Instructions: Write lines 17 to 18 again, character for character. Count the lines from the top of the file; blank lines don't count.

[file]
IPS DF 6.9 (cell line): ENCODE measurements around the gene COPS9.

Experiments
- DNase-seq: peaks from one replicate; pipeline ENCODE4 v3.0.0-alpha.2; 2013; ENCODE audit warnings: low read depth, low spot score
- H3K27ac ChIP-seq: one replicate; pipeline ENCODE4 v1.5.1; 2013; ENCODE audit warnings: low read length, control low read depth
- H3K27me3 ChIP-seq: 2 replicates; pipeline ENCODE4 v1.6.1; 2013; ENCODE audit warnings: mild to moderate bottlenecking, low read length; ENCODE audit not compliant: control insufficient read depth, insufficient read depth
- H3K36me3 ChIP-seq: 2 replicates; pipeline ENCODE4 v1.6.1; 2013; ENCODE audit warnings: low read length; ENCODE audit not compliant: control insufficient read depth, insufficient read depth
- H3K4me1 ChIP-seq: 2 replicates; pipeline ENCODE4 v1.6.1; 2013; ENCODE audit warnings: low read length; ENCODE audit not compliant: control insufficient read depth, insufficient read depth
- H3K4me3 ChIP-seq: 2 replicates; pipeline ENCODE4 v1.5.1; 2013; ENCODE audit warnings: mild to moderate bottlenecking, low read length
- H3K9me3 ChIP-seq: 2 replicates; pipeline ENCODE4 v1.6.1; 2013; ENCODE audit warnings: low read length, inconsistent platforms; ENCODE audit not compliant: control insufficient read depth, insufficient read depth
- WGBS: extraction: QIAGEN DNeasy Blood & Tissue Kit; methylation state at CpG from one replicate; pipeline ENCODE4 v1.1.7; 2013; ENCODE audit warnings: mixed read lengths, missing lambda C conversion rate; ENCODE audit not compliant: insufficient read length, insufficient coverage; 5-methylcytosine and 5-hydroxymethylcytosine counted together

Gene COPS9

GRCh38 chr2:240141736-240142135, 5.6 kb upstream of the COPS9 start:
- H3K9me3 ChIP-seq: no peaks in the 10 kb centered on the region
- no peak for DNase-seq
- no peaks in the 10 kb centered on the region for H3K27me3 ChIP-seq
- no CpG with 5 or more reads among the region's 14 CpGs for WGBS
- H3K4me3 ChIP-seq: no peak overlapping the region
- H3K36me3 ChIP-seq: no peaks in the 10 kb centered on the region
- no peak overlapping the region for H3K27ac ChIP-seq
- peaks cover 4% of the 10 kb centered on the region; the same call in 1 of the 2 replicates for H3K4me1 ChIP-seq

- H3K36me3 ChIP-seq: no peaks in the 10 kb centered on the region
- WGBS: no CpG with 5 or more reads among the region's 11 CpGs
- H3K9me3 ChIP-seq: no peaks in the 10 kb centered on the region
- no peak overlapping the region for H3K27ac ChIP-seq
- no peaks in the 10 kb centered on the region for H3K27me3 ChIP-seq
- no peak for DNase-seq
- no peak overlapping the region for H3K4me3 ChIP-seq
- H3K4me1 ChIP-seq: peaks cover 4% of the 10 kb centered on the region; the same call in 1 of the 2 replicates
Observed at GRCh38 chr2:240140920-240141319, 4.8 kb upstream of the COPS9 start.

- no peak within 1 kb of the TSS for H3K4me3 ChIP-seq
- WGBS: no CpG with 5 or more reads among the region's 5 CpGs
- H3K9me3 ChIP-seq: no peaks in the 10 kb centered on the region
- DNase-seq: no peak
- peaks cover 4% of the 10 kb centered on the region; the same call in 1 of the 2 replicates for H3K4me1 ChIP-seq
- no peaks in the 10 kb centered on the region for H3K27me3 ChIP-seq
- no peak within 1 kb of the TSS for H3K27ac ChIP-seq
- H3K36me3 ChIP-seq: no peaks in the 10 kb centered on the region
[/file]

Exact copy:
- H3K4me3 ChIP-seq: no peak overlapping the region
- H3K36me3 ChIP-seq: no peaks in the 10 kb centered on the region